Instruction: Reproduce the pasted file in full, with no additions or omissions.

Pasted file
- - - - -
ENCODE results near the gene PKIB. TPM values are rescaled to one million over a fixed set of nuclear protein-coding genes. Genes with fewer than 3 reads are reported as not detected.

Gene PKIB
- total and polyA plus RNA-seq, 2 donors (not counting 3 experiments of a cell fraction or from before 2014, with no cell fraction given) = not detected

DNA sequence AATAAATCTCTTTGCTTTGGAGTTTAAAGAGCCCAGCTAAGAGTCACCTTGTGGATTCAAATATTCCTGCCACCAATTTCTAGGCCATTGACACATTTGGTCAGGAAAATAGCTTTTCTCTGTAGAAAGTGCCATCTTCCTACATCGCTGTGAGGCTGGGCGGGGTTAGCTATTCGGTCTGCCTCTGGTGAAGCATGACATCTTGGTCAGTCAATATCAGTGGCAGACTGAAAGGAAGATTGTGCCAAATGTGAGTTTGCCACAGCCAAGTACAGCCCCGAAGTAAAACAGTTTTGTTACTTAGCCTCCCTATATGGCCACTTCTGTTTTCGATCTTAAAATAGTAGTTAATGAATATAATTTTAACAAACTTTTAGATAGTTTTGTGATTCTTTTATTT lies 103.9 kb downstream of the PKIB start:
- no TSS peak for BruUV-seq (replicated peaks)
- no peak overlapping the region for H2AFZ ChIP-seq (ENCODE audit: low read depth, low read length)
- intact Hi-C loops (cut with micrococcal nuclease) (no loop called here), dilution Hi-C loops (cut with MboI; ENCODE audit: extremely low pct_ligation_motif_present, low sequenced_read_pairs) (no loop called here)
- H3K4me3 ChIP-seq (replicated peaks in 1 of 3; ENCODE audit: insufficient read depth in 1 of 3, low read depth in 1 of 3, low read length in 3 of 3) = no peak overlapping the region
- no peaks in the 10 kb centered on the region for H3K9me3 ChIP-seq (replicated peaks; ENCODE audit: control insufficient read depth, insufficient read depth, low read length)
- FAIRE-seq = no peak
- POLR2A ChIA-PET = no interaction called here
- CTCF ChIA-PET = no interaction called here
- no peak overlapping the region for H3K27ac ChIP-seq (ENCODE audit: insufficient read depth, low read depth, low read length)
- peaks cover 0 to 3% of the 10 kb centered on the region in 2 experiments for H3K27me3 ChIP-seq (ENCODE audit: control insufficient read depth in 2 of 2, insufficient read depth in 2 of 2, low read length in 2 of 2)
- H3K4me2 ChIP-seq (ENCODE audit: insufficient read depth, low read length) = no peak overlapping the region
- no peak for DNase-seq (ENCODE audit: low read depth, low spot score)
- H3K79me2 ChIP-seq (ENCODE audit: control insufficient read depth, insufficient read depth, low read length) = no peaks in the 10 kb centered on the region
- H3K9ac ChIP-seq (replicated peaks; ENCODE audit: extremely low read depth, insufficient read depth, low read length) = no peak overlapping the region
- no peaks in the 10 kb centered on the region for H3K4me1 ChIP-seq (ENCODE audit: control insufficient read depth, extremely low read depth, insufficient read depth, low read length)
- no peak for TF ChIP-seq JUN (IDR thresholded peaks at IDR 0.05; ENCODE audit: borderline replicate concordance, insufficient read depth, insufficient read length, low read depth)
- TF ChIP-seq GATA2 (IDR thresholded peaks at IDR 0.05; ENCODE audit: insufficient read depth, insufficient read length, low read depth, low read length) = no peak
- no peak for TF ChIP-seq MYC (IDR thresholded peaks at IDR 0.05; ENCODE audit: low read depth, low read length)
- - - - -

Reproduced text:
ENCODE results near the gene PKIB. TPM values are rescaled to one million over a fixed set of nuclear protein-coding genes. Genes with fewer than 3 reads are reported as not detected.

Gene PKIB
- total and polyA plus RNA-seq, 2 donors (not counting 3 experiments of a cell fraction or from before 2014, with no cell fraction given) = not detected

DNA sequence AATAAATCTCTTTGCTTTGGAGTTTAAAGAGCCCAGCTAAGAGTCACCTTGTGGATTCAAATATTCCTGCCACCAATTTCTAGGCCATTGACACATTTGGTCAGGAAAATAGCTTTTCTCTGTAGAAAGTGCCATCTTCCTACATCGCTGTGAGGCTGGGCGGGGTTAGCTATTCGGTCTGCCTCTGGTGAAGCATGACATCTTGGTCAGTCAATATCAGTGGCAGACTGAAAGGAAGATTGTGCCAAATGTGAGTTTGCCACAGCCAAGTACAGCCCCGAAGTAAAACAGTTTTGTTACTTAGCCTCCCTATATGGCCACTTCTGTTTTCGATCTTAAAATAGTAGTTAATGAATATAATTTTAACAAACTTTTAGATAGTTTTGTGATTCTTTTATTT lies 103.9 kb downstream of the PKIB start:
- no TSS peak for BruUV-seq (replicated peaks)
- no peak overlapping the region for H2AFZ ChIP-seq (ENCODE audit: low read depth, low read length)
- intact Hi-C loops (cut with micrococcal nuclease) (no loop called here), dilution Hi-C loops (cut with MboI; ENCODE audit: extremely low pct_ligation_motif_present, low sequenced_read_pairs) (no loop called here)
- H3K4me3 ChIP-seq (replicated peaks in 1 of 3; ENCODE audit: insufficient read depth in 1 of 3, low read depth in 1 of 3, low read length in 3 of 3) = no peak overlapping the region
- no peaks in the 10 kb centered on the region for H3K9me3 ChIP-seq (replicated peaks; ENCODE audit: control insufficient read depth, insufficient read depth, low read length)
- FAIRE-seq = no peak
- POLR2A ChIA-PET = no interaction called here
- CTCF ChIA-PET = no interaction called here
- no peak overlapping the region for H3K27ac ChIP-seq (ENCODE audit: insufficient read depth, low read depth, low read length)
- peaks cover 0 to 3% of the 10 kb centered on the region in 2 experiments for H3K27me3 ChIP-seq (ENCODE audit: control insufficient read depth in 2 of 2, insufficient read depth in 2 of 2, low read length in 2 of 2)
- H3K4me2 ChIP-seq (ENCODE audit: insufficient read depth, low read length) = no peak overlapping the region
- no peak for DNase-seq (ENCODE audit: low read depth, low spot score)
- H3K79me2 ChIP-seq (ENCODE audit: control insufficient read depth, insufficient read depth, low read length) = no peaks in the 10 kb centered on the region
- H3K9ac ChIP-seq (replicated peaks; ENCODE audit: extremely low read depth, insufficient read depth, low read length) = no peak overlapping the region
- no peaks in the 10 kb centered on the region for H3K4me1 ChIP-seq (ENCODE audit: control insufficient read depth, extremely low read depth, insufficient read depth, low read length)
- no peak for TF ChIP-seq JUN (IDR thresholded peaks at IDR 0.05; ENCODE audit: borderline replicate concordance, insufficient read depth, insufficient read length, low read depth)
- TF ChIP-seq GATA2 (IDR thresholded peaks at IDR 0.05; ENCODE audit: insufficient read depth, insufficient read length, low read depth, low read length) = no peak
- no peak for TF ChIP-seq MYC (IDR thresholded peaks at IDR 0.05; ENCODE audit: low read depth, low read length)